I made my way across to the Drum Tower and went through the security check there. A tour group was going through at the same time, so I decided to take a walk around the grounds before tackling the tower. There wasn't too much to see, but there was a nice shaded table and chairs to sit at. I didn't see an information board like I had at the Bell Tower, so I was a lot more uninformed about the Drum Tower. The stairs seemed steeper and longer in length tham those at the Bell Tower. I was very sweaty by the time I reached the top. I had a look around the different drums and statues on display, and waited for the performance to start. The drummers appeared at 3:30 on the dot and started drumming. There were four of them and they didn't use thebig drum in the centre, but the four of the smaller ones next to it. The performance lasted about 5-10 minutes, which was long enough. It was good, but quit samey. Once it ended, I took a walk out on to the balcony at the front of the tower. I should have come here sooner as there was a beautiful breeze, which helped to cool me down and dry my sweat. The view was quite different to theone at the Bell Tower as the area in front of the Drum Tower was a lot more built up and tbere was a busy road filled with cars and buses. You could only walk around the front section of the balcony, which was a bit gutting as I would have liked to have taken in the whole view.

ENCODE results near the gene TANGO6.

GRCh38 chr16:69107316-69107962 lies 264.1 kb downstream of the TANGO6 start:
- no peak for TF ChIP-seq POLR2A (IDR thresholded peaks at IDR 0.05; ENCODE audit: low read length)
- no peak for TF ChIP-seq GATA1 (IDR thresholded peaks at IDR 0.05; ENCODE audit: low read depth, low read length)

When I came out of the Drum Tower, I started to male my way back towards the station. Then I realised that I hadn't seen the other side of the Drum Tower, so I took a walk around. I shouldn't have bothered though as there was nothing to see. I made my way back through the plaza I'd been in earlier. Since it was now late afternoon and starting to cool down (not really in my opinion as it was still too hot for me), more and more old people had ventured out to the square. The tables were set up with Mahjong boards and many games were going on. It was fun to watch the people, mainly old men, play. Quite a few people were in their wheelchairs, having been wheeled out to the square. Living in a big city means it can be quite an international place, but scenes like this firmly remind me I'm in China.